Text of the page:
Rightpet

The beast

Dorper Sheep

Overall satisfaction

4/5

Acquired: Breeder

Gender: Male

Appearance

5/5

Temperament

0/5

Tolerance for heat

3/5

Tolerance for cold

5/5

Meat production

5/5

Milk production

0/5

Fleece quality

0/5

Commercial value

5/5

Dorpers - meaty and hardy

By

Australia

Posted Aug 10, 2015

We have had Dorper (dorset x persian) sheep here for a while. They are the result of a cross between the Blackhead Persian ewe and a Dorset Horn ram. They are a hardy animal, the hot summers, cold winters and, dry years experienced in inland Australia are no problem for this robust South African breed. Dorpers are easy to maintain, being a shedding sheep they do not suffer from the many problems affecting wool producers such as fly strike.
Dorpers will often have two, sometimes three lambs at a time and generally don't give you too much trouble with lambing. Sometimes the second or third lamb may need a bit of assistance so if your ewe has dropped one or two but not the afterbirth, feel her belly for signs of another lamb. They are good mothers and protective of their young; they are also good milk producers. The young will quickly start grazing and put on weight rapidly.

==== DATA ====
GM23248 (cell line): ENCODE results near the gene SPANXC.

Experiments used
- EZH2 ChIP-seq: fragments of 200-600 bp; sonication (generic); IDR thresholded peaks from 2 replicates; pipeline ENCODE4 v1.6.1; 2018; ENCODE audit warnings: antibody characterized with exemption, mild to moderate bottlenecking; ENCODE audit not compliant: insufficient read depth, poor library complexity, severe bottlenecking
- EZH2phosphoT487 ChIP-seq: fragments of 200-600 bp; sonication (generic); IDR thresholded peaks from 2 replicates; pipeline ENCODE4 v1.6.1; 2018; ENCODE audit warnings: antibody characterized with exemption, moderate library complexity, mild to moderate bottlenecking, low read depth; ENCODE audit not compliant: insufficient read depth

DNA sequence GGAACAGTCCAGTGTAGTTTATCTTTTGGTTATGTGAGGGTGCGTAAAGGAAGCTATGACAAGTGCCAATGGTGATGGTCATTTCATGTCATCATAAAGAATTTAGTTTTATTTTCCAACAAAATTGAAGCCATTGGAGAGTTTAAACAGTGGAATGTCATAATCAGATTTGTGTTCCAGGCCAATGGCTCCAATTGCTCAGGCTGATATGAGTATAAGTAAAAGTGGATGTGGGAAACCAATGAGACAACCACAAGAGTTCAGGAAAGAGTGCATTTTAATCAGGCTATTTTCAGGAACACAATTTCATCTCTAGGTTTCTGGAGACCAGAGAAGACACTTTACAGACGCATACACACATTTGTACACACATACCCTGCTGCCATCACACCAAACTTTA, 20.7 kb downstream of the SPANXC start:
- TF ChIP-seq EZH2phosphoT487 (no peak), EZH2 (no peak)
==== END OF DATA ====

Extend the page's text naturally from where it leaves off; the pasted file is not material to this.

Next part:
Our biggest ram - "The Beast" (so named because he was the first to receive a chip implant) had a live weight of at least 120kg. Unfortunately the kids trained him to be aggressive by encouraging him to chase them when he was young. By the time he reached maturity they realized their mistake but it was too late - 120kg of bad attitude coming right at you. We have had other aggressive rams since, but none like him. A bucket of water or a whack on the nose sorts most of them out.
The Beast suffered a humiliating death - a blocked urinary tract. By the time I figured out what it was, the boys had already put him out of his misery and into the freezer.
If you want a low maintenance meat producing sheep, this is the one. Ugly as hell and not too friendly but good value for money.

1 member found this helpful